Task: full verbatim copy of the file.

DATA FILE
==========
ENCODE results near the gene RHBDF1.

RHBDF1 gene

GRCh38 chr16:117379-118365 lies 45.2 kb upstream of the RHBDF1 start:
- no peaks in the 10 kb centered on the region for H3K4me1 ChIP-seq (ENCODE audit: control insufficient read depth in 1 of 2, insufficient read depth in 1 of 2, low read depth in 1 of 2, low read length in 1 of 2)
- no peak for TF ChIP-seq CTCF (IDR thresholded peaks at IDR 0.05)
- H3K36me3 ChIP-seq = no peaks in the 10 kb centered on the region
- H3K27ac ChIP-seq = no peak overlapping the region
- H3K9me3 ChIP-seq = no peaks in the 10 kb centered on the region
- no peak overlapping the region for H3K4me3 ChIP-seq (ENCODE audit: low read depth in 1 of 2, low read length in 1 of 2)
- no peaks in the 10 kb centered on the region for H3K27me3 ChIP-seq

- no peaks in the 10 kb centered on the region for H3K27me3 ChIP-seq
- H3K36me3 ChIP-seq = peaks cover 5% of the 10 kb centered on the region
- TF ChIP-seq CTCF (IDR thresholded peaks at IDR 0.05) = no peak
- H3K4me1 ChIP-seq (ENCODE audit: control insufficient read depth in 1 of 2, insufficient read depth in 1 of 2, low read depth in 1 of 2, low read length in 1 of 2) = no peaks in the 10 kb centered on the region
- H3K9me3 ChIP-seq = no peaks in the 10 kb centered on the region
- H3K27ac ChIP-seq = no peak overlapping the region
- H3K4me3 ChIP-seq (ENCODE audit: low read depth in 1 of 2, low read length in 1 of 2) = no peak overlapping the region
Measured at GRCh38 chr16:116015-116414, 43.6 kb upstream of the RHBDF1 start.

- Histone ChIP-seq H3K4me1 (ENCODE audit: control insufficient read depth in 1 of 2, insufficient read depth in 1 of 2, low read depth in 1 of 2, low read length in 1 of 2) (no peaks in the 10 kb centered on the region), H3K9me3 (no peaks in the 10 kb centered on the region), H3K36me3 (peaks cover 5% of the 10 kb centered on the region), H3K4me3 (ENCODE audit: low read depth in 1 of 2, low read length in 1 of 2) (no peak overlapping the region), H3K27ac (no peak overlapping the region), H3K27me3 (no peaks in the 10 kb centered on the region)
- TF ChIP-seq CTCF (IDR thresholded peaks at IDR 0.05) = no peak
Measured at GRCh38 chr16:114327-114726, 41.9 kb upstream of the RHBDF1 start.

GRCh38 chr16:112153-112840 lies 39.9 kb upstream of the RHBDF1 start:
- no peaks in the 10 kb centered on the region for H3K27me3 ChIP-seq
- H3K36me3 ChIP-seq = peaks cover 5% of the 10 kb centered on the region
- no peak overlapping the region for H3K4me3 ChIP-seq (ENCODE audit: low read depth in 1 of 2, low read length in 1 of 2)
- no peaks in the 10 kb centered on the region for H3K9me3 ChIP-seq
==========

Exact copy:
ENCODE results near the gene RHBDF1.

RHBDF1 gene

GRCh38 chr16:117379-118365 lies 45.2 kb upstream of the RHBDF1 start:
- no peaks in the 10 kb centered on the region for H3K4me1 ChIP-seq (ENCODE audit: control insufficient read depth in 1 of 2, insufficient read depth in 1 of 2, low read depth in 1 of 2, low read length in 1 of 2)
- no peak for TF ChIP-seq CTCF (IDR thresholded peaks at IDR 0.05)
- H3K36me3 ChIP-seq = no peaks in the 10 kb centered on the region
- H3K27ac ChIP-seq = no peak overlapping the region
- H3K9me3 ChIP-seq = no peaks in the 10 kb centered on the region
- no peak overlapping the region for H3K4me3 ChIP-seq (ENCODE audit: low read depth in 1 of 2, low read length in 1 of 2)
- no peaks in the 10 kb centered on the region for H3K27me3 ChIP-seq

- no peaks in the 10 kb centered on the region for H3K27me3 ChIP-seq
- H3K36me3 ChIP-seq = peaks cover 5% of the 10 kb centered on the region
- TF ChIP-seq CTCF (IDR thresholded peaks at IDR 0.05) = no peak
- H3K4me1 ChIP-seq (ENCODE audit: control insufficient read depth in 1 of 2, insufficient read depth in 1 of 2, low read depth in 1 of 2, low read length in 1 of 2) = no peaks in the 10 kb centered on the region
- H3K9me3 ChIP-seq = no peaks in the 10 kb centered on the region
- H3K27ac ChIP-seq = no peak overlapping the region
- H3K4me3 ChIP-seq (ENCODE audit: low read depth in 1 of 2, low read length in 1 of 2) = no peak overlapping the region
Measured at GRCh38 chr16:116015-116414, 43.6 kb upstream of the RHBDF1 start.

- Histone ChIP-seq H3K4me1 (ENCODE audit: control insufficient read depth in 1 of 2, insufficient read depth in 1 of 2, low read depth in 1 of 2, low read length in 1 of 2) (no peaks in the 10 kb centered on the region), H3K9me3 (no peaks in the 10 kb centered on the region), H3K36me3 (peaks cover 5% of the 10 kb centered on the region), H3K4me3 (ENCODE audit: low read depth in 1 of 2, low read length in 1 of 2) (no peak overlapping the region), H3K27ac (no peak overlapping the region), H3K27me3 (no peaks in the 10 kb centered on the region)
- TF ChIP-seq CTCF (IDR thresholded peaks at IDR 0.05) = no peak
Measured at GRCh38 chr16:114327-114726, 41.9 kb upstream of the RHBDF1 start.

GRCh38 chr16:112153-112840 lies 39.9 kb upstream of the RHBDF1 start:
- no peaks in the 10 kb centered on the region for H3K27me3 ChIP-seq
- H3K36me3 ChIP-seq = peaks cover 5% of the 10 kb centered on the region
- no peak overlapping the region for H3K4me3 ChIP-seq (ENCODE audit: low read depth in 1 of 2, low read length in 1 of 2)
- no peaks in the 10 kb centered on the region for H3K9me3 ChIP-seq